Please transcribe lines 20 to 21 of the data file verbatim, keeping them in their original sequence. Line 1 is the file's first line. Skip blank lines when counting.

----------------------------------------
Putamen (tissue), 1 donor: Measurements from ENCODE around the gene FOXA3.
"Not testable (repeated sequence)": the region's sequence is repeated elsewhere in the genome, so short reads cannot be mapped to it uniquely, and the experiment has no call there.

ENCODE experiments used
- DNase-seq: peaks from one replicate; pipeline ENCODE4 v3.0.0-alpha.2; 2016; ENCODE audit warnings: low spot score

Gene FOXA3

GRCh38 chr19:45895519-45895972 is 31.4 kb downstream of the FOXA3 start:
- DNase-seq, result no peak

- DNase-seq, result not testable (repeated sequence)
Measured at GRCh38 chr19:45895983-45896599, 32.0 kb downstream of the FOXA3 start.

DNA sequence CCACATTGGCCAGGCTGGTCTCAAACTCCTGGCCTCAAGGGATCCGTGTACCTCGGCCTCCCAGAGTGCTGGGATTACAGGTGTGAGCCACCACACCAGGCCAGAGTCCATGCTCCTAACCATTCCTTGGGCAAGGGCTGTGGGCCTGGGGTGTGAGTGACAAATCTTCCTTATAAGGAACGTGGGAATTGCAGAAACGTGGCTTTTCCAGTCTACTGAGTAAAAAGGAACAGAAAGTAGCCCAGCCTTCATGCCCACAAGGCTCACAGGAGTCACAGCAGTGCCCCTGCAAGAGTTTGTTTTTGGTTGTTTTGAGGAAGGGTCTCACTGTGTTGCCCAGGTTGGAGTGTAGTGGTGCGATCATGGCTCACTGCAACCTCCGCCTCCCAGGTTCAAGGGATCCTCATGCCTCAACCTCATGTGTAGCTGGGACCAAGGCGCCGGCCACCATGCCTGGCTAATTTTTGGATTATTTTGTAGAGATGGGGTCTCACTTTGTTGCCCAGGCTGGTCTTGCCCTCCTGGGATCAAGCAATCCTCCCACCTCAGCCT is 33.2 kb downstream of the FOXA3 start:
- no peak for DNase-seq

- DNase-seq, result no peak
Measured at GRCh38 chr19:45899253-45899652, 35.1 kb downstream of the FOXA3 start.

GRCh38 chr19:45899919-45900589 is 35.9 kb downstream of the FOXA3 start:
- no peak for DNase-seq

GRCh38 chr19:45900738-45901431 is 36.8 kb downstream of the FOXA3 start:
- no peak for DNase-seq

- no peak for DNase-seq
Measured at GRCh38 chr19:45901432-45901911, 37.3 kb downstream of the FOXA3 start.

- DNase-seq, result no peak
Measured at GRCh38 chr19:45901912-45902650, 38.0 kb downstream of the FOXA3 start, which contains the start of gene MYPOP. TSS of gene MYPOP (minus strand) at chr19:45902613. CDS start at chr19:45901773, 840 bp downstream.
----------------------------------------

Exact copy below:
- DNase-seq, result no peak
Measured at GRCh38 chr19:45901912-45902650, 38.0 kb downstream of the FOXA3 start, which contains the start of gene MYPOP. TSS of gene MYPOP (minus strand) at chr19:45902613. CDS start at chr19:45901773, 840 bp downstream.